significantly better than the institutional funds, which would be consistent with view
that ev en informed individuals cannot beat the larger funds in reducing hidden and
institutionalized costs in investment markets.
Finally, although the direct costs of regulation appear to play a relatively small part
in total fees charged, indirect costs are arguably more significant. Ongoing regulatory
changes involving licensing and governance, twinned with increasing complexity, have
provided little obvious benefit, while potentially distracting trustees from the more
important goal of providing value at lower costs. The 20 year lead up to the SuperStream
reforms and their obvious benefits provides evidence that even the regulators have been
distracted.
3 Conflicted Payments
A more public and controversial criticism particularly aimed at the retail funds relates
to the direct and indirect costs of distribution and advice, which is closely linked to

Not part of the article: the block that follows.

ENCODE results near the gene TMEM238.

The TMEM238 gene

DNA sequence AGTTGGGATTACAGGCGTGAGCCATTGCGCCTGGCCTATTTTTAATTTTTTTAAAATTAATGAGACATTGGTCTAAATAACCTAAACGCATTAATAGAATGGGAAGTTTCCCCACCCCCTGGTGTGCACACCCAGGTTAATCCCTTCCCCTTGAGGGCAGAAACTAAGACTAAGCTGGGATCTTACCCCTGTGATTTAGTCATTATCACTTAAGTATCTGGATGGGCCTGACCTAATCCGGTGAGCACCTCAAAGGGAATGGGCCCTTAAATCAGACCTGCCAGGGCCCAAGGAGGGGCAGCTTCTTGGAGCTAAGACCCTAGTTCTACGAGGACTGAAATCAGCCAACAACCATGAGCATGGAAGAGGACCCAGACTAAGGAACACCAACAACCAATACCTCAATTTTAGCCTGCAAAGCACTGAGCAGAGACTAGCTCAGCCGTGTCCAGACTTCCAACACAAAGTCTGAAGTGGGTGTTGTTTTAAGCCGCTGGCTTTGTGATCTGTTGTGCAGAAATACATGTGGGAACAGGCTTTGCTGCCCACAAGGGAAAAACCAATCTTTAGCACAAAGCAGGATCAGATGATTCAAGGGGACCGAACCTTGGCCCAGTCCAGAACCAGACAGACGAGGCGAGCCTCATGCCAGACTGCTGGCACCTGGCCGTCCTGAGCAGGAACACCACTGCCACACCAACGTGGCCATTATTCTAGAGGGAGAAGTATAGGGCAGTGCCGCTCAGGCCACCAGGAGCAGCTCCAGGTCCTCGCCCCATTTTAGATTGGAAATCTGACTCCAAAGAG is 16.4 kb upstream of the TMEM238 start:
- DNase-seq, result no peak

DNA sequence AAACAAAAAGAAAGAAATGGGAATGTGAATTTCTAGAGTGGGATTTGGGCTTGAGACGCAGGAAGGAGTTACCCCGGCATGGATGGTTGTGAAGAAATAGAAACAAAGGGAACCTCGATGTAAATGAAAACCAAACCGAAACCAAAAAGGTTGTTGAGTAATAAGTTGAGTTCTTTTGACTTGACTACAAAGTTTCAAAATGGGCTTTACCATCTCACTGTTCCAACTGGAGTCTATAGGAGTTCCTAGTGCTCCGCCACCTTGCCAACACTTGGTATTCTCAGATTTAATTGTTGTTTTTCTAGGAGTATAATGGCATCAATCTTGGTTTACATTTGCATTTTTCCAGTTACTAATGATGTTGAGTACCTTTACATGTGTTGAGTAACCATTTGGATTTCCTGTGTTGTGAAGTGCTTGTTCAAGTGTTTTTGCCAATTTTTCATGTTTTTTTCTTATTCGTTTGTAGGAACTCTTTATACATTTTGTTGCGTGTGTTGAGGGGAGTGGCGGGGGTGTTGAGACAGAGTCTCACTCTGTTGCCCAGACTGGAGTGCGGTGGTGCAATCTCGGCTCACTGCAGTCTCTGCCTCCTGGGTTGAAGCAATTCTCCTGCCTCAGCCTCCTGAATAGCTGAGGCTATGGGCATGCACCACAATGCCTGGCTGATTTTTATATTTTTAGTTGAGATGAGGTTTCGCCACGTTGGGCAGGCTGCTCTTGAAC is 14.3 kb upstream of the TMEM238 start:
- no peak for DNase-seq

whether advisors are conflicted between their duty to the clients and the commissions
that they are paid by financial service providers. Within the superannuation field, as
more broadly within common law busi ness practices, there is a f iduciary duty: an
87
Ibid.
88
Oliver Denk and Boris Cournede, Finance and Income Inequality in OECD Countries
(Working Pape r No 1224, OECD Economics Department, 25 August 2015)
; Oliver Denk, Financial sector pay and labour income
inequality. (Working Pa per No 1225, OECD Economics Department) OECD Publishing,
Paris, en>.
89
See Janda, above n 12.
90
Joanne K Earl, Paul Gerrans and Anthony Asher, When Cognitive Functioning Meets
Financial Literacy and Judgment in Older Age: Advising Those Self-Managing Retirement
Savings (2015) .
91
Adrian M Raftery, The size, cost, asset allocation and audit attributes of Australia n self-
managed superannuation funds. (PhD thesis, University of Technology, Sydney, 2014) 137.
92
APRA, above n 10, Excel version,
http://www.apra.gov.au/Super/Publications/Documents/2017ASBEXCEL201606.xlsx >,
table 4a.